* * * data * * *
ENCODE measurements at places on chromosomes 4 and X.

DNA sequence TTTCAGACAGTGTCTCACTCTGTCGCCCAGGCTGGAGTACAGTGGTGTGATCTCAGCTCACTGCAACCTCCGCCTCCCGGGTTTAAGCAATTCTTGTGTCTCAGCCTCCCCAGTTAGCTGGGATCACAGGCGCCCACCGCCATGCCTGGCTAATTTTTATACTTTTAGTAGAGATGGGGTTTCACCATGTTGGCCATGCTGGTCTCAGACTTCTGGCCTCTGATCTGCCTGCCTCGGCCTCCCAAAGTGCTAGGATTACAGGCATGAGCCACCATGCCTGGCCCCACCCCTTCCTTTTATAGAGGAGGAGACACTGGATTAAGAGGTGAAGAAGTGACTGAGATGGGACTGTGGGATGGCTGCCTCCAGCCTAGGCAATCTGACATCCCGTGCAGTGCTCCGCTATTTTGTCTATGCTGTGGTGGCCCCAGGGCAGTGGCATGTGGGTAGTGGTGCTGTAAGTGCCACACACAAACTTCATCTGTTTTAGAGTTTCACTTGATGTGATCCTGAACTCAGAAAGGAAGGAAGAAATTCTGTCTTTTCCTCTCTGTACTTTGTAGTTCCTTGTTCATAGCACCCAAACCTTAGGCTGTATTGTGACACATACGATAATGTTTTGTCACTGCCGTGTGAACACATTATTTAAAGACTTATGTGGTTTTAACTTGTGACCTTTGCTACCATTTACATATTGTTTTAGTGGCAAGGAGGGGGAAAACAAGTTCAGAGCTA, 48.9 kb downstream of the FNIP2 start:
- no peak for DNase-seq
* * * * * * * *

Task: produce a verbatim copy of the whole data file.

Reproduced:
ENCODE measurements at places on chromosomes 4 and X.

DNA sequence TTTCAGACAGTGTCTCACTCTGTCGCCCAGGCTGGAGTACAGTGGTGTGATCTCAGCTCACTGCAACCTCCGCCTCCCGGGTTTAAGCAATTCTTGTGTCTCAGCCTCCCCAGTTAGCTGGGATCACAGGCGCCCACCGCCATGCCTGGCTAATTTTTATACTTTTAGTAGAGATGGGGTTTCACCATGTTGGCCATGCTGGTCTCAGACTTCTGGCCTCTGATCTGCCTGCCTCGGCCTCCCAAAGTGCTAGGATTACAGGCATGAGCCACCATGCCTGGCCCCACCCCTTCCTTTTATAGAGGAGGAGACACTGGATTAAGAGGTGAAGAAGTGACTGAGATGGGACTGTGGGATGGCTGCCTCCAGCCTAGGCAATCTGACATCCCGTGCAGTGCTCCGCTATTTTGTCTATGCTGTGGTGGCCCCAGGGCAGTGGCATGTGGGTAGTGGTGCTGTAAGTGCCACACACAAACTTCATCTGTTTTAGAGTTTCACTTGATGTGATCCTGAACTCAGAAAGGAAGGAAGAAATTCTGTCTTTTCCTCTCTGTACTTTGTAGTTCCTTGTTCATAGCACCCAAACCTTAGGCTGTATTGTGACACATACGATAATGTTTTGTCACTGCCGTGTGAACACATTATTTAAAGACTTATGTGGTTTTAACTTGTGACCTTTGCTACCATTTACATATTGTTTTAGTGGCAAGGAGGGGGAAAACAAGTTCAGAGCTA, 48.9 kb downstream of the FNIP2 start:
- no peak for DNase-seq